May 26, 1993



Ms. Maureen Kendrick
3 Birch Street
Airmont, N.Y. 10952

The staff of the Committee on Open Government is authorized to
issue advisory opinions. The ensuing staff advisory opinion is
based solely upon the facts presented in your correspondence.

Dear Ms. Kendrick:

I have received your letter of May 4 in which you expressed
concern with respect to the "integrity of all of the municipal
records" of the Village of Airmont.

According to the correspondence attached to your letter, the
Village Clerk/Treasurer refused reappointment to that position on
April 13, and on April 15, "the Deputy Clerk left and the remaining
staff resigned." Consequently, you wrote that the "Village Hall
and its records of government was staffed by individuals with no
authorization from the Village Board," and that those individuals
"continue to have access to records." You added that the situation
is particularly disturbing because the Village "is presently
defending itself against a lawsuit that calls for its dissolution"
and that as the former Mayor, you are a defendant in the suit.

In this regard, it does not appear that the Freedom of
Information Law is clearly at issue, for the matter likely does not
involve requests for records made under that statute or disclosure
made in response to such requests. Nevertheless, statutes other
than Freedom of Information Law provide direction concerning the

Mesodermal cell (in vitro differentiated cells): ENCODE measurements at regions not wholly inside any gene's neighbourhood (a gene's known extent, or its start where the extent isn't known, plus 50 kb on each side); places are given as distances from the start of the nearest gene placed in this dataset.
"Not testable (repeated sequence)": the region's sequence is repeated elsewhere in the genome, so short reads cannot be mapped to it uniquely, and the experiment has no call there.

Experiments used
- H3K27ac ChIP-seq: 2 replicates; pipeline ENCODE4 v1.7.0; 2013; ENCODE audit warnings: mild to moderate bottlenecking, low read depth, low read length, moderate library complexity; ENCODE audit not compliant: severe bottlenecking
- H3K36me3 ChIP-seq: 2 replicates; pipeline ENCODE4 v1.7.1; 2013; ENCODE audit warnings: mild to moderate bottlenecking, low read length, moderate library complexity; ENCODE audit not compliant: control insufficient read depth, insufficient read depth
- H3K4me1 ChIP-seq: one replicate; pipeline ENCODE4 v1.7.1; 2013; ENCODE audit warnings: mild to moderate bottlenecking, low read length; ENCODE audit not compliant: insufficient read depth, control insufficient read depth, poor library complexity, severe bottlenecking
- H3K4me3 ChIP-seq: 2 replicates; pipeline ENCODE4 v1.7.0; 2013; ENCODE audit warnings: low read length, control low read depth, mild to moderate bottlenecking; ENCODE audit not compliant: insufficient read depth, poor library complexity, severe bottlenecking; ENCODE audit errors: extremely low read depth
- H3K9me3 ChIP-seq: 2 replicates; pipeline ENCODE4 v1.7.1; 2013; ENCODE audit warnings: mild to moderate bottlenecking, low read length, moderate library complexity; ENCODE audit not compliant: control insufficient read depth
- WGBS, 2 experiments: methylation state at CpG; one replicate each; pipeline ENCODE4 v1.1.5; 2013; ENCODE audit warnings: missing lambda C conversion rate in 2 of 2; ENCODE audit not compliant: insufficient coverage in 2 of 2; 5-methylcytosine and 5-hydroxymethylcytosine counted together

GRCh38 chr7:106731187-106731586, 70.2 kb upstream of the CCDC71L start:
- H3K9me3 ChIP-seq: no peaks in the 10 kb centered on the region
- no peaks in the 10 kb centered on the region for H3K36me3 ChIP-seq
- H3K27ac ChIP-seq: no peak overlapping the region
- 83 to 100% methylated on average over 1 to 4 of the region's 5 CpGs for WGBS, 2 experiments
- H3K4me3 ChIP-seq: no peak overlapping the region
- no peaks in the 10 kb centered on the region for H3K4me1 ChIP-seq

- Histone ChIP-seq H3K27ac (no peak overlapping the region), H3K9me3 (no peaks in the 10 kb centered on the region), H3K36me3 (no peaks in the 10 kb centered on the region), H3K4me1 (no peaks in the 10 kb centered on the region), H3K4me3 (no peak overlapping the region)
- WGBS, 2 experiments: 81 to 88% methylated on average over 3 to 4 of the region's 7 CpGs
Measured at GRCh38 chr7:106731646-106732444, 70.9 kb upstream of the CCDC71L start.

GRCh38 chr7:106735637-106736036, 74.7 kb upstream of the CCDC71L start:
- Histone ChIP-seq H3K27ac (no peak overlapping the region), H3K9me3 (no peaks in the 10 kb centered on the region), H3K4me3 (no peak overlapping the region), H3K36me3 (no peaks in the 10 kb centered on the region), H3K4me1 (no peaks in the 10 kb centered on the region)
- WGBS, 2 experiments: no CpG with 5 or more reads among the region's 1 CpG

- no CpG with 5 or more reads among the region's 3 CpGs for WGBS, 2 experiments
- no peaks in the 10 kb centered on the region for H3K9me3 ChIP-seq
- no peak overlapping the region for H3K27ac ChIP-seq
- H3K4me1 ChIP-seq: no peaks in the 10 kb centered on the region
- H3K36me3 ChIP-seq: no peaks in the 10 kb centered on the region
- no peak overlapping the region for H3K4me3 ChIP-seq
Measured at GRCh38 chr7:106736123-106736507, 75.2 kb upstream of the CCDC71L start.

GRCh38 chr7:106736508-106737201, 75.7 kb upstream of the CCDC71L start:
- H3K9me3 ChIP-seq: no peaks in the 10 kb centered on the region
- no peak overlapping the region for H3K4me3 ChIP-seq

custody, security, retention and disposal of records.
Specifically, §57.25 of the Arts and Cultural Affairs Law states in
relevant part that:

"1. It shall be the responsibility of every
local officer to maintain records to
adequately document the transaction of public
business and the services and programs for
which such officer is responsible; to retain
and have custody of such records for so long
as the records are needed for the conduct of
the business of the office; to adequately
protect such records; to cooperate with the
local government's records management officer
on programs for the orderly and efficient
management of records including identification
and management of inactive records and
identification and preservation of records of
enduring value; to dispose of records in
accordance with legal requirements; and to
pass on to his successor records needed for
the continuing conduct of business of the

2. No local officer shall destroy, sell or
otherwise dispose of any public record without
the consent of the commissioner of education.
The commissioner of education shall, after
consultation with other state agencies and
with local government officers, determine the
minimum length of time that records need to be
retained. Such commissioner is authorized to
develop, adopt by regulation, issue and
distribute to local governments retention and
disposal schedules establishing minimum
retention periods..."

As such, local officers, such as members of the Village Board of
Trustees, must in my view "adequately protect" Village records.
Further, records cannot be destroyed without the consent of the
Commissioner of Education, and local officials cannot destroy or
dispose of records until the minimum period for the retention of
the records has been reached.

In addition, I point out that §805(1)(b) of the General
Municipal Law states that: "No municipal officer or employee
shall...disclose confidential information acquired by him in the
course of his official duties or use such information to further
his personal interests."

As indicated to you by phone, it is suggested that, under the
circumstances, you confer with your attorney, as well as the Board
of Trustees.

I hope that I have been of some assistance. Should any
further questions arise, please feel free to contact me.



Robert J. Freeman
Executive Director


cc: Board of Trustees